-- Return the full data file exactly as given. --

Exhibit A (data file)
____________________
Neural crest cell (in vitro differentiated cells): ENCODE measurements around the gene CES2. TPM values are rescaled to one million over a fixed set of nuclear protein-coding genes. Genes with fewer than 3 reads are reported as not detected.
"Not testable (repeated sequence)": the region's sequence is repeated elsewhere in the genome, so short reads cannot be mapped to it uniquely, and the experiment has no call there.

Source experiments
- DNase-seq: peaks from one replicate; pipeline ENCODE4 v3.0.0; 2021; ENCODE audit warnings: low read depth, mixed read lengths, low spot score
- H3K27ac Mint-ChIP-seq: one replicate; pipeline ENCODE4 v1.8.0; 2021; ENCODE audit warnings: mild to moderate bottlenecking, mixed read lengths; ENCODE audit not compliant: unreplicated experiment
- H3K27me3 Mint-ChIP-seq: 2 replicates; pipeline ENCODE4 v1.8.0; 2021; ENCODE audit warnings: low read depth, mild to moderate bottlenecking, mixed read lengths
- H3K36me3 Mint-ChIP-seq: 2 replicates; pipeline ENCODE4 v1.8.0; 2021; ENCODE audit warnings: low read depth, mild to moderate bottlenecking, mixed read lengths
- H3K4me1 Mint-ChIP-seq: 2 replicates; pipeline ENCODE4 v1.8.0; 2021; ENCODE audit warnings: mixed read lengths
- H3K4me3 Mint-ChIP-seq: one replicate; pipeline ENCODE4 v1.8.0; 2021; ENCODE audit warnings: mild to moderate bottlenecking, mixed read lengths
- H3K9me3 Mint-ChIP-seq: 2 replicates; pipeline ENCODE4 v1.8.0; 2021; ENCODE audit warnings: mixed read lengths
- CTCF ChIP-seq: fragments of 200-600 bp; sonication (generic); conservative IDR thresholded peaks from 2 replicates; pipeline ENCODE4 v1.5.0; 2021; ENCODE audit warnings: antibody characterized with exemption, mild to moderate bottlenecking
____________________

Neural crest cell (in vitro differentiated cells): ENCODE measurements around the gene CES2. TPM values are rescaled to one million over a fixed set of nuclear protein-coding genes. Genes with fewer than 3 reads are reported as not detected.
"Not testable (repeated sequence)": the region's sequence is repeated elsewhere in the genome, so short reads cannot be mapped to it uniquely, and the experiment has no call there.

Source experiments
- DNase-seq: peaks from one replicate; pipeline ENCODE4 v3.0.0; 2021; ENCODE audit warnings: low read depth, mixed read lengths, low spot score
- H3K27ac Mint-ChIP-seq: one replicate; pipeline ENCODE4 v1.8.0; 2021; ENCODE audit warnings: mild to moderate bottlenecking, mixed read lengths; ENCODE audit not compliant: unreplicated experiment
- H3K27me3 Mint-ChIP-seq: 2 replicates; pipeline ENCODE4 v1.8.0; 2021; ENCODE audit warnings: low read depth, mild to moderate bottlenecking, mixed read lengths
- H3K36me3 Mint-ChIP-seq: 2 replicates; pipeline ENCODE4 v1.8.0; 2021; ENCODE audit warnings: low read depth, mild to moderate bottlenecking, mixed read lengths
- H3K4me1 Mint-ChIP-seq: 2 replicates; pipeline ENCODE4 v1.8.0; 2021; ENCODE audit warnings: mixed read lengths
- H3K4me3 Mint-ChIP-seq: one replicate; pipeline ENCODE4 v1.8.0; 2021; ENCODE audit warnings: mild to moderate bottlenecking, mixed read lengths
- H3K9me3 Mint-ChIP-seq: 2 replicates; pipeline ENCODE4 v1.8.0; 2021; ENCODE audit warnings: mixed read lengths
- CTCF ChIP-seq: fragments of 200-600 bp; sonication (generic); conservative IDR thresholded peaks from 2 replicates; pipeline ENCODE4 v1.5.0; 2021; ENCODE audit warnings: antibody characterized with exemption, mild to moderate bottlenecking